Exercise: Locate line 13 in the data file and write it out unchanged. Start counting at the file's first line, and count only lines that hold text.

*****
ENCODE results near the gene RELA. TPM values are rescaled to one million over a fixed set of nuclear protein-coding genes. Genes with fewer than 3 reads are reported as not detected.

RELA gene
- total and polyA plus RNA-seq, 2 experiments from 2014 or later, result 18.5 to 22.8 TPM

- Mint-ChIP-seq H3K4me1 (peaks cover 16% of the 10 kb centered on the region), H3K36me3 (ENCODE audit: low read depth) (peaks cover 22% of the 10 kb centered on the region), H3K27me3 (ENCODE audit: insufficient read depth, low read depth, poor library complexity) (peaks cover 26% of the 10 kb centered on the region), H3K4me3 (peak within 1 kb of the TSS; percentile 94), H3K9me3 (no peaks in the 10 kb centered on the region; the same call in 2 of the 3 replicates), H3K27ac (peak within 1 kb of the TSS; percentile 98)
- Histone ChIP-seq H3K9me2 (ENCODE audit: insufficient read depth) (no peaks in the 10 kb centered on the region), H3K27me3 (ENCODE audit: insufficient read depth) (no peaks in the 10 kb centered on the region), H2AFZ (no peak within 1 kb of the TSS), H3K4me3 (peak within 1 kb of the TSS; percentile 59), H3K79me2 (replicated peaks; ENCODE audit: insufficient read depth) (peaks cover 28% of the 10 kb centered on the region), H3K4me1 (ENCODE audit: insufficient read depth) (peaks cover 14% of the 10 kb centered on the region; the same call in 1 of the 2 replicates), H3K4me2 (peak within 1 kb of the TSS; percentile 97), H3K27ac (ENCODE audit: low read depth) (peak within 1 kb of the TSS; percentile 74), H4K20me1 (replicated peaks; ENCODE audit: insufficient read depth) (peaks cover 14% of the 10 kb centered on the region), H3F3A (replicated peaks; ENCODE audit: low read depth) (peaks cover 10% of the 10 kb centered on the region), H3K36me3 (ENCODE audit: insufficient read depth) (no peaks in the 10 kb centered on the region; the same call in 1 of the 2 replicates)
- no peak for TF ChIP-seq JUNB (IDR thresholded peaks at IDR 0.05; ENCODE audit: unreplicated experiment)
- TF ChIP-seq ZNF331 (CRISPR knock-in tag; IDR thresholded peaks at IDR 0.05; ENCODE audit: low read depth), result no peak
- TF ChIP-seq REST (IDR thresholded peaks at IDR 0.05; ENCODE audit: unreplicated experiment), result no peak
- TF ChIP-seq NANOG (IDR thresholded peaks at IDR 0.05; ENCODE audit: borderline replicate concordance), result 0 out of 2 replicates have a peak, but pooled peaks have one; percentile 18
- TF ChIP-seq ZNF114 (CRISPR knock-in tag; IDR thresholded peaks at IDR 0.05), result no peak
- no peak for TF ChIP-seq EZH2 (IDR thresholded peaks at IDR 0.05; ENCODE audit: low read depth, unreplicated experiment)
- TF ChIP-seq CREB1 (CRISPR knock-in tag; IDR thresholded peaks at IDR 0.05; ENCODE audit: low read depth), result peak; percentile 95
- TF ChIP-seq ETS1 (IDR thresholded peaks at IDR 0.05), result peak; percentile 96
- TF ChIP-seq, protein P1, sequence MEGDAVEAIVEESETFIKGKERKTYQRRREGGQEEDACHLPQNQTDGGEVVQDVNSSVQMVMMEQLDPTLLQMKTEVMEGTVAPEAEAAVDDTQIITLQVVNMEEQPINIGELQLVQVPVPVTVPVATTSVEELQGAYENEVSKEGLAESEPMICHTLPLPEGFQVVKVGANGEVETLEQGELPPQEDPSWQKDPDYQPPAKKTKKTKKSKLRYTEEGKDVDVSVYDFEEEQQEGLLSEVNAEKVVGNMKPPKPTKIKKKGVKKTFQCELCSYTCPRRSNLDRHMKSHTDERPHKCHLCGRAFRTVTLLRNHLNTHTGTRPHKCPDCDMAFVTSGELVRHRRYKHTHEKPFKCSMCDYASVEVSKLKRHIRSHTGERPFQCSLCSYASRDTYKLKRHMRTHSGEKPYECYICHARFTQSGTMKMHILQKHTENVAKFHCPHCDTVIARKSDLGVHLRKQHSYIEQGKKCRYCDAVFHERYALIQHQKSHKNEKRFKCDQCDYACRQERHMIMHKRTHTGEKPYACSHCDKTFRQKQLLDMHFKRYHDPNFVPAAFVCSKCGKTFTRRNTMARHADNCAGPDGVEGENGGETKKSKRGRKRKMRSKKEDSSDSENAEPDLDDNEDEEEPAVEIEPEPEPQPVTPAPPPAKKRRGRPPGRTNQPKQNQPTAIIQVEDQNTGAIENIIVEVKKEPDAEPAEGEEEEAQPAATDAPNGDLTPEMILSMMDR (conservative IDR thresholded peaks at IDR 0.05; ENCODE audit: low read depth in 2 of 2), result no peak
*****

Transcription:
- TF ChIP-seq ETS1 (IDR thresholded peaks at IDR 0.05), result peak; percentile 96